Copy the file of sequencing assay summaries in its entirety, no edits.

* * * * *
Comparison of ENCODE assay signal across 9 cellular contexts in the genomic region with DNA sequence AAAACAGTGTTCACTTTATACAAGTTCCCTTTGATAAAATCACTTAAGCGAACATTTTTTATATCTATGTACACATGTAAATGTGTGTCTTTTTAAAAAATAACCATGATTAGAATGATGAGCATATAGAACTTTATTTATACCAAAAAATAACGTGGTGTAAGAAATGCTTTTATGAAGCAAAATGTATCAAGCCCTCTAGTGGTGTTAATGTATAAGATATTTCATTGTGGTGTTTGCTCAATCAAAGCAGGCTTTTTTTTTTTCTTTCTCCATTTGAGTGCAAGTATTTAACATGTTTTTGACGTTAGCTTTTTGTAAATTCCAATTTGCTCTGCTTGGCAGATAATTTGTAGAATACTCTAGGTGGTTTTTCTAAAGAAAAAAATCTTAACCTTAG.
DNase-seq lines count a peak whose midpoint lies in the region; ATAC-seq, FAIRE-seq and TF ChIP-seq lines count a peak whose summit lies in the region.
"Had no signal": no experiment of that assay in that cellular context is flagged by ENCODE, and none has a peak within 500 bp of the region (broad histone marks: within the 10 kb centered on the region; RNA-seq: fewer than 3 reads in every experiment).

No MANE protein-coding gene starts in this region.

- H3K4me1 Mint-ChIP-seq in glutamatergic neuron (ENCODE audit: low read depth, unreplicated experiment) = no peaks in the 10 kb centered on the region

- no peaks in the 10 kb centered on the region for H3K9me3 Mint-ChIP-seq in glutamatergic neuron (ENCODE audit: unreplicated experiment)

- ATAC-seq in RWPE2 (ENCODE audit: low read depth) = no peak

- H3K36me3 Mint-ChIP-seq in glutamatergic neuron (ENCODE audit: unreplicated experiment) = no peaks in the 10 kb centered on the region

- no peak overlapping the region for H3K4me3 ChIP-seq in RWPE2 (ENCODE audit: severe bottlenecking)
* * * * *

Comparison of ENCODE assay signal across 9 cellular contexts in the genomic region with DNA sequence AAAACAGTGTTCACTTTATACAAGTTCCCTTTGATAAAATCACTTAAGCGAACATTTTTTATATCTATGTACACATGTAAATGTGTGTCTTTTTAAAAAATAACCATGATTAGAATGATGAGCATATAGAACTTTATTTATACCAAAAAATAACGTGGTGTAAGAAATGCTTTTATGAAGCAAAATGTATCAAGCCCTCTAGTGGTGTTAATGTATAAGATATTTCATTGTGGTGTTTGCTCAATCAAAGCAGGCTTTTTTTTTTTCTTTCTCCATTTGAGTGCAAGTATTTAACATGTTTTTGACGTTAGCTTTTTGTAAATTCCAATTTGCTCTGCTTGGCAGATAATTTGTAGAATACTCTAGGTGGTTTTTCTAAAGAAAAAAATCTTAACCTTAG.
DNase-seq lines count a peak whose midpoint lies in the region; ATAC-seq, FAIRE-seq and TF ChIP-seq lines count a peak whose summit lies in the region.
"Had no signal": no experiment of that assay in that cellular context is flagged by ENCODE, and none has a peak within 500 bp of the region (broad histone marks: within the 10 kb centered on the region; RNA-seq: fewer than 3 reads in every experiment).

No MANE protein-coding gene starts in this region.

- H3K4me1 Mint-ChIP-seq in glutamatergic neuron (ENCODE audit: low read depth, unreplicated experiment) = no peaks in the 10 kb centered on the region

- no peaks in the 10 kb centered on the region for H3K9me3 Mint-ChIP-seq in glutamatergic neuron (ENCODE audit: unreplicated experiment)

- ATAC-seq in RWPE2 (ENCODE audit: low read depth) = no peak

- H3K36me3 Mint-ChIP-seq in glutamatergic neuron (ENCODE audit: unreplicated experiment) = no peaks in the 10 kb centered on the region

- no peak overlapping the region for H3K4me3 ChIP-seq in RWPE2 (ENCODE audit: severe bottlenecking)